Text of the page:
Here’s this afternoon’s presentation about Online Homework Systems and WebAssign for the panel discussion at MathFest 2008 in Madison, Wisonsin.

Uploaded on authorSTREAM by wyandersen

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I have used MyMathLab and iLrn but both of those are linked to textbook publishers. How does WebAssign work if it is not linked to a specific publisher? Do they have question banks? Do they have the “Show me how to do it” and “Let’s go step-by-step” features of MyMathLab? What is the cost comparison?

As I understand it, the publishers contract with WebAssign to put up a certain percentage of the problems in their texts – different publishers make different agreements.

I use a lot of the Cengage material (which is called “Enhanced WebAssign” which has several features that students like.

Read Ittakes the students to the section of the text that is appropriate for the material.Practice Itbrings the student to a practice interface. There is also aPractice Another Problemoption which you can set up to run either anytime or after all the attempts have been used.If you are interested in more information about WebAssign, here is the link to my Online Calculus Presentation Web, which has a large section specifically on WebAssign.

Have you looked at the more open-source offering WeBWorK? I guess it’s centered at the University of Rochester, but free for anybody to use, as I understand it. We use it at the University of Virginia, and I’m personally a fan. We also use WebAssign, it just depends on the course and the semester.

http://webwork.math.rochester.edu/docs/

Also, I can’t resist linking you to a WebAssign ad I got:

http://sumidiot.blogspot.com/2008/06/funny-ad.html

[Disclosure: I was paid as part of an NSF project at UVA to do some tagging of webwork problems, to help improve problem navigation and selection. If that’s relevant.]

I’ve gotten a few odd WebAssign postcard ads myself ðŸ™‚

Two of the speakers on the panel yesterday spoke about WebWorks. I have not used it myself, but some of the functionality does seem very similar to WebAssign.

You can use WebAssign as an open-source problem builder, and you can even save copies of existing problems (ones you have access too) and then modify them for your own purposes.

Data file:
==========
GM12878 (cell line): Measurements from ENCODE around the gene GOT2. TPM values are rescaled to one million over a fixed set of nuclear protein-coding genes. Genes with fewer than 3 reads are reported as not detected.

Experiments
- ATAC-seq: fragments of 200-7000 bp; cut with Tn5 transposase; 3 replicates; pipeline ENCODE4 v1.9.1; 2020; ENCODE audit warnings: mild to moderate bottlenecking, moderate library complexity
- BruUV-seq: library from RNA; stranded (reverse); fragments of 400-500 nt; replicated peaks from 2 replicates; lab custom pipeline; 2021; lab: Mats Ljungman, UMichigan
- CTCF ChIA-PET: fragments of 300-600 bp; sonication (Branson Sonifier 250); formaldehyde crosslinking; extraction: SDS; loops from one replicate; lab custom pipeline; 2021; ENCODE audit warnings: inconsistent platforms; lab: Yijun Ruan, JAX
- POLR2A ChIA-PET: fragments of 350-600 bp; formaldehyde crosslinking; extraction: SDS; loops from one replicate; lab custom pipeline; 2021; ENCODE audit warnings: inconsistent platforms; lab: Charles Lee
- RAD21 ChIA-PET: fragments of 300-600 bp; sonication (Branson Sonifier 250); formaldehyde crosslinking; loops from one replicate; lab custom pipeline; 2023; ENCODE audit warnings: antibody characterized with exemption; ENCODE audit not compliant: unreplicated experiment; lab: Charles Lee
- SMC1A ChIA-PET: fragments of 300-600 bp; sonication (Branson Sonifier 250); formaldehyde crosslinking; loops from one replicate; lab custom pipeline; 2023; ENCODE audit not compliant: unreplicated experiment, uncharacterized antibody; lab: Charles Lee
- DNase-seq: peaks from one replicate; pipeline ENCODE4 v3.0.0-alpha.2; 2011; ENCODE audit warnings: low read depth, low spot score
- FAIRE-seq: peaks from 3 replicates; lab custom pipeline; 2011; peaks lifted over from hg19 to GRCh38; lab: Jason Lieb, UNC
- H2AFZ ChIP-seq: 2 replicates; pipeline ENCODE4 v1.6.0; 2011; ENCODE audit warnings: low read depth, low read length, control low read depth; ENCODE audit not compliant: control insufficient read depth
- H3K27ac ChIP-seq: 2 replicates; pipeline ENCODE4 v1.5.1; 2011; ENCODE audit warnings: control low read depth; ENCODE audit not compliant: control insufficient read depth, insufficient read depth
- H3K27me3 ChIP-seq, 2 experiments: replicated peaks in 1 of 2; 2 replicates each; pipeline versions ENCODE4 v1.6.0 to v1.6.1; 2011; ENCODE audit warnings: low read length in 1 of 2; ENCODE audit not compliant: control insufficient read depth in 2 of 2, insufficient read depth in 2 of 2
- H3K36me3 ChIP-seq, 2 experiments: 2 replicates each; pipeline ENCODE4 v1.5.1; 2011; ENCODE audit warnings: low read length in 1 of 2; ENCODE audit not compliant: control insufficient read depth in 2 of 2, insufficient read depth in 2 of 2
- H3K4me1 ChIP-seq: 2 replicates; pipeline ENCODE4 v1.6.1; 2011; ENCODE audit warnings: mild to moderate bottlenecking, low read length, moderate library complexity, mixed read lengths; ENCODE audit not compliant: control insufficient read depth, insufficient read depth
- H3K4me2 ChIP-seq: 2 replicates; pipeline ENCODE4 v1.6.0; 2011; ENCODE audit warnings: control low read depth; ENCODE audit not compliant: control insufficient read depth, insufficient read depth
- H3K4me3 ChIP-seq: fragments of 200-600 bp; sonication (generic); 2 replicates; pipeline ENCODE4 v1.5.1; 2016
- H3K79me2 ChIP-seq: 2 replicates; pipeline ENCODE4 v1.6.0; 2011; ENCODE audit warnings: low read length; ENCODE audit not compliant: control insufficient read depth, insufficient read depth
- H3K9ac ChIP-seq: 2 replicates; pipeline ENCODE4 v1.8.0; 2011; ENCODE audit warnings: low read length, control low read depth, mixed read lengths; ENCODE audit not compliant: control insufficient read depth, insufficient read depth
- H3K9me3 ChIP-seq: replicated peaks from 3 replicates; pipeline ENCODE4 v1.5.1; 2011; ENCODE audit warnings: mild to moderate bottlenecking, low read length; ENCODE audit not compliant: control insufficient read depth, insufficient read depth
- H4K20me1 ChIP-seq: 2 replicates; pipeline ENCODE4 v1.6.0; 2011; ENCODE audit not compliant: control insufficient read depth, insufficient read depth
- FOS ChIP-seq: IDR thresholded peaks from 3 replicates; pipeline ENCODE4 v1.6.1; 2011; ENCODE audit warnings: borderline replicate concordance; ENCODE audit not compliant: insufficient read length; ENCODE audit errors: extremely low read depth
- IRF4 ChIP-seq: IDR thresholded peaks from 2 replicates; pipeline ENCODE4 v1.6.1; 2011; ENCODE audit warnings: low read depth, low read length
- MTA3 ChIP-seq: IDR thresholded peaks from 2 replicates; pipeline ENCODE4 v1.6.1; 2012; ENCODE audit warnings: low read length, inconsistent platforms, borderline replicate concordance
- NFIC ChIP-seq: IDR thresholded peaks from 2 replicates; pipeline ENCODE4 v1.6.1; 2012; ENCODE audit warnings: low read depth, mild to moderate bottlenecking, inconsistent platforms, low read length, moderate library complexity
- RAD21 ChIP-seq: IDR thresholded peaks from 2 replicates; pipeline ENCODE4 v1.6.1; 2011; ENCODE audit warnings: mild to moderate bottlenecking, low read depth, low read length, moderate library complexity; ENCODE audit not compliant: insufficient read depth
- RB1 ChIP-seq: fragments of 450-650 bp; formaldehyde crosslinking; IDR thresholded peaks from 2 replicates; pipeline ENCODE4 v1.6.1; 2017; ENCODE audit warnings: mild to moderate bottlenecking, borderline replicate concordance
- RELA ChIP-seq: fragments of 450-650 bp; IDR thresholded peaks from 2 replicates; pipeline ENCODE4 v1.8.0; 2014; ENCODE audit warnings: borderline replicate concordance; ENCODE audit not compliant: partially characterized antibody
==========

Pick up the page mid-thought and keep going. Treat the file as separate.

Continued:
I haven’t used it, so maybe you can answer this question: Does WebWorks have the capacity to do “social activities” like message boards?

First, thanks for your great blog! I used WebAssign for the first time this summer with my online statistics course with the Brase and Brase Understandable Statistics text. For the most part I liked it, but my students and I experienced a huge amount of frustration with the way that WebAssign handled error tolerance. Some students were using technology for calculations, and some students were using the statistical tables from the textbook, so there was variation in answers. (WebAssign seems to use a combination of the two methods when coding the answers–an additional source of confusion.) The error tolerance that was built in turned out to be too strict for many of the answers, and definitely too strict for small numbers like p-values. I plan to use WebAssign this fall but will have to go through the problems one by one and recode them.

This probably wouldn’t be an issue for classes where problems require an exact answer.

I do like the fact that you can modify questions (something that you can’t do in MyMathLab) and it doesn’t appear too difficult to write your own questions.

I know that WebAssign is aware of the issue in statistics where a calculator value is different than the table value. A “perfect” solution is under discussion.

They have designed a series of icons with roll-over text to alert students about tolerance in general – these should roll out this fall I think. Hopefully this will help solve some of the problems. Another option is to use the

Practice Another Versionoption.